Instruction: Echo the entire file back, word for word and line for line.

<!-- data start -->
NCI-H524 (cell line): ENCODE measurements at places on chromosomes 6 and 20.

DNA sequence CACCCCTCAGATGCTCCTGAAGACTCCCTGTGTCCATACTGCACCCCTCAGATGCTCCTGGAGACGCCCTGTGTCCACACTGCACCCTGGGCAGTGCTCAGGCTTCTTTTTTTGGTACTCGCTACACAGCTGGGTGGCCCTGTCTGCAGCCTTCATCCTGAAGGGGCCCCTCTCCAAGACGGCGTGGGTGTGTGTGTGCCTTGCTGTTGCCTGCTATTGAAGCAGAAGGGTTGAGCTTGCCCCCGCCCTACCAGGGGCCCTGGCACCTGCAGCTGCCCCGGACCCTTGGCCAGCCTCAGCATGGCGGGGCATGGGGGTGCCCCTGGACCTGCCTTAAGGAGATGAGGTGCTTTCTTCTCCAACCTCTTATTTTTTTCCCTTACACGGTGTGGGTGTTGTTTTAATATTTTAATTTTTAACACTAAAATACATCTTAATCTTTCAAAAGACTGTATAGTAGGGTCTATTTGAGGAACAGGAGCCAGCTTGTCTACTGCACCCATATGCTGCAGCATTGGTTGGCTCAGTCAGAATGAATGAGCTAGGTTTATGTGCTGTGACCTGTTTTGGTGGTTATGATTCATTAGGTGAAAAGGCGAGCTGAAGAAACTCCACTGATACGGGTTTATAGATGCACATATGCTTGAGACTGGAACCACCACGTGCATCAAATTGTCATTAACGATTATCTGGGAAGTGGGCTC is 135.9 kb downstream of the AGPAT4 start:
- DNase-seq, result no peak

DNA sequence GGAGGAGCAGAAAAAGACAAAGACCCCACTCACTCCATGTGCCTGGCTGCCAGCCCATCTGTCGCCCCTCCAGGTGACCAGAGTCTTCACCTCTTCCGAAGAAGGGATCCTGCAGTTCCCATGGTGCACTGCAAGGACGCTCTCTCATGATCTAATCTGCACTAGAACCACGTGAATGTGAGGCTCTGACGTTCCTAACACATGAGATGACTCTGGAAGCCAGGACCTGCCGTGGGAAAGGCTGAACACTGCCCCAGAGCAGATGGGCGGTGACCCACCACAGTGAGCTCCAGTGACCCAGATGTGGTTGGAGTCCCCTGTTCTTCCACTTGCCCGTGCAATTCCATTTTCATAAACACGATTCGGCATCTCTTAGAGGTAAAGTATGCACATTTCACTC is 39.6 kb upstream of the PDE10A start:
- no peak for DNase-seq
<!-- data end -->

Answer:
NCI-H524 (cell line): ENCODE measurements at places on chromosomes 6 and 20.

DNA sequence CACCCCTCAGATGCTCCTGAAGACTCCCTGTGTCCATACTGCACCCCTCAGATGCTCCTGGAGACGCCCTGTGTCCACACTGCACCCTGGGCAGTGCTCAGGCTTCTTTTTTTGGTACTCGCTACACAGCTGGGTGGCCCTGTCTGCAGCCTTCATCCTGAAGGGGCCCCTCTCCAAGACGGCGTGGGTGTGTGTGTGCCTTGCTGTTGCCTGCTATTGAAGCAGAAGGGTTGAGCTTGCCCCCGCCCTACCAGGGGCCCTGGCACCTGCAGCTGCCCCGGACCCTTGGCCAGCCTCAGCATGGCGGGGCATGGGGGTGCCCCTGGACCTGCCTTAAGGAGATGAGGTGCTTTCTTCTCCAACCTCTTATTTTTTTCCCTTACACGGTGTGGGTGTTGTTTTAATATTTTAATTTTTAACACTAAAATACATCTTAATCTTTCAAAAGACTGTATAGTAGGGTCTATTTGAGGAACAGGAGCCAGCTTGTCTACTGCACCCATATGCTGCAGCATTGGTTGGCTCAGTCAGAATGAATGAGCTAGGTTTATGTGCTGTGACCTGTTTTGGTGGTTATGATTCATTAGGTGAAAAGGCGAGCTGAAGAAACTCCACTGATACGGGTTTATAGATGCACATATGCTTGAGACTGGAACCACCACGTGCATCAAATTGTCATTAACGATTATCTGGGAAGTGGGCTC is 135.9 kb downstream of the AGPAT4 start:
- DNase-seq, result no peak

DNA sequence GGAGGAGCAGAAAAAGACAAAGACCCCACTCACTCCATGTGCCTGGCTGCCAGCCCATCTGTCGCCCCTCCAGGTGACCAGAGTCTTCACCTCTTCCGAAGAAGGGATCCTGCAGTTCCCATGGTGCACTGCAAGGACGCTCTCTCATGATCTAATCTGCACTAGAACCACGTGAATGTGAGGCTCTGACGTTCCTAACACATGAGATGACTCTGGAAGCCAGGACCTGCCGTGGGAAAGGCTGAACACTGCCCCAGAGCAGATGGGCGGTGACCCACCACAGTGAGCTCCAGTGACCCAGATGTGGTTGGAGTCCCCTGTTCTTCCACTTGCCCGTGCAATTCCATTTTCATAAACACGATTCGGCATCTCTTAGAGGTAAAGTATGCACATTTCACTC is 39.6 kb upstream of the PDE10A start:
- no peak for DNase-seq